State borders are defined by international law, not photos, Dendias says in stern message to Turkey

“The borders of states are not defined by any map one likes to draw but on the basis of international law,” Greece’s Foreign Minister Nikos Dendias said on Monday, in a stern message to Turkey over higher migration flows but also a controversial photograph of Turkish President Recep Tayyip Erdogan standing in front of a map depicting half the Aegean Sea as Turkish.

In an interview with Alpha radio station, Dendias said that the spike in refugee arrivals to the same levels as in 2012 was a violation of the EU-Turkey agreement on migration, while expressing his “sorrow” over the controversial photograph and map.

Turkey’s illegal actions, he added, “simply entrench its image as an offender and produce no legal results,” while he urged Ankara to “act seriously” and return to a framework of international law, noting that Greece will not be “pressured” into meetings.

Questioned about the involvement of the Hellenic Navy in patrolling Greece’s sea border, Dendias said that all Greek forces were pitching in to address the migration crisis and control the situation in a humanitarian way, noting that there was no reason for the Navy not to be involved in this collective effort.

Regarding the escalation of tension in the Aegean and in the Cypriot Exclusive Economic Zone (EEZ), Dendias referred to the measures taken by the EU in Cyprus and expressed hope that Turkey will comply so that harsher measures are not needed.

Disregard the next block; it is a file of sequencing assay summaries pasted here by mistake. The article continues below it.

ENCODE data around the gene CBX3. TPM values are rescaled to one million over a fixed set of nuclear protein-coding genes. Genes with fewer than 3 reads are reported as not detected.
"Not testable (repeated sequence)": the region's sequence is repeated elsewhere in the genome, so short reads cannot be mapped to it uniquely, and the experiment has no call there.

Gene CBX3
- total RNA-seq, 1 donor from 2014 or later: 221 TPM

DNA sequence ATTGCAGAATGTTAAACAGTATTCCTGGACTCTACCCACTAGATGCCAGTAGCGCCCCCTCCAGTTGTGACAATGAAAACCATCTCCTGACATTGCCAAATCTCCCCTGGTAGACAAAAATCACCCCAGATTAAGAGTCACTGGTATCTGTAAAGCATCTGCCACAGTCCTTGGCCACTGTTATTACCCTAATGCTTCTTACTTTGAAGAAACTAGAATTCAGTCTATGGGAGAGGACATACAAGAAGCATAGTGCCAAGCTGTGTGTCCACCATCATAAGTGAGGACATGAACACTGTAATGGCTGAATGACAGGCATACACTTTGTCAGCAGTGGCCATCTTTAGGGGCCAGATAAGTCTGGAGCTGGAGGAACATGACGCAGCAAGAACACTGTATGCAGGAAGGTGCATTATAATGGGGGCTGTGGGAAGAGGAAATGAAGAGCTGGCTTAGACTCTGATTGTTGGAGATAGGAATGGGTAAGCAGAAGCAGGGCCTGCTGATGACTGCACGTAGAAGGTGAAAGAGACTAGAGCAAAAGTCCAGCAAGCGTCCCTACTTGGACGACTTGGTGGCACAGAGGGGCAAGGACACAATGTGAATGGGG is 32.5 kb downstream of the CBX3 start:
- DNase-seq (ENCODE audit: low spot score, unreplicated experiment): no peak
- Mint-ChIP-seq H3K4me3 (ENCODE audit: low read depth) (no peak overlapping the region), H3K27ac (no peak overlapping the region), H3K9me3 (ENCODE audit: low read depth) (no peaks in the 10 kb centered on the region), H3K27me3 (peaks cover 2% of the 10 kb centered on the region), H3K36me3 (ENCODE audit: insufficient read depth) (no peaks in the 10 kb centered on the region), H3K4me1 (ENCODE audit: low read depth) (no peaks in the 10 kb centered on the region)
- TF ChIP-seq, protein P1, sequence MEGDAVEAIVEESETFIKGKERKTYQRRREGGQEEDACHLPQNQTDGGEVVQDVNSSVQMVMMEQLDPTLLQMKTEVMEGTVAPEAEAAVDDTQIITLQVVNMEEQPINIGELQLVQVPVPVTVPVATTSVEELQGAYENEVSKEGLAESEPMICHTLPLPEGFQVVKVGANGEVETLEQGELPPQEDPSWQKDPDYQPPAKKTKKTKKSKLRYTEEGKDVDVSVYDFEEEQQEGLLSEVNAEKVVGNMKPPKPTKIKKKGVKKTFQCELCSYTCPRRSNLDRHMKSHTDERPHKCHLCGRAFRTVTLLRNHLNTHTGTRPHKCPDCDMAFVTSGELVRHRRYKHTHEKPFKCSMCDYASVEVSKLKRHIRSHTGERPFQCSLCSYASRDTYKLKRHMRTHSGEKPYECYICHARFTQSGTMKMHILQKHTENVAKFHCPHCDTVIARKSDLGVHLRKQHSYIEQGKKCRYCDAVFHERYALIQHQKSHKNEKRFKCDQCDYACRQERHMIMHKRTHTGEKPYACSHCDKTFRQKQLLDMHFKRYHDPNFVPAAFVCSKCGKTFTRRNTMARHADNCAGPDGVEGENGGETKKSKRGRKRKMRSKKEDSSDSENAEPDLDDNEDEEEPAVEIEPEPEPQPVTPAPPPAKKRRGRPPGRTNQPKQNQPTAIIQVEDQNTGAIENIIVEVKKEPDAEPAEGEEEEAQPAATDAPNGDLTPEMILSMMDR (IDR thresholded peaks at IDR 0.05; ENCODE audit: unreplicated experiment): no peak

The minister also stressed that Greece knows how to defend its territorial rights and Athens considers that stability requires adherence to international maritime law as this applies, “not as someone migt interpret it by drawing freely, as if it were a surrealist painting.”

“We would very much like to reach an understanding with the Turks but are not prepared to follow them in the ‘Balkanisation’ of life in the area, nor in their regional provincialist approach they have adopted,” he said.

He advised Turkey to “get serious” and return to framework of international law “so that we can talk”, adding that Turkey was currently operating as the troublemaker in the region. Dendias also noted that without a serious framework, which could not exist when Turkey was constantly creating problems, there could be no meeting with his Turkish counterpart.

“The fact that we don’t act like a Balkan troublemaker does not mean that we don’t know how to defend our national rights. We are a serious, stable and democratic European country,” he said.

On the Prespes Agreement and its implementation, Dendias stressed that the “state has continuity” and the agreement must be strictly implemented by both sides, warning that Athens will not be a “lenient” but stern observer of whether North Macedonia was fully implementing the agreement.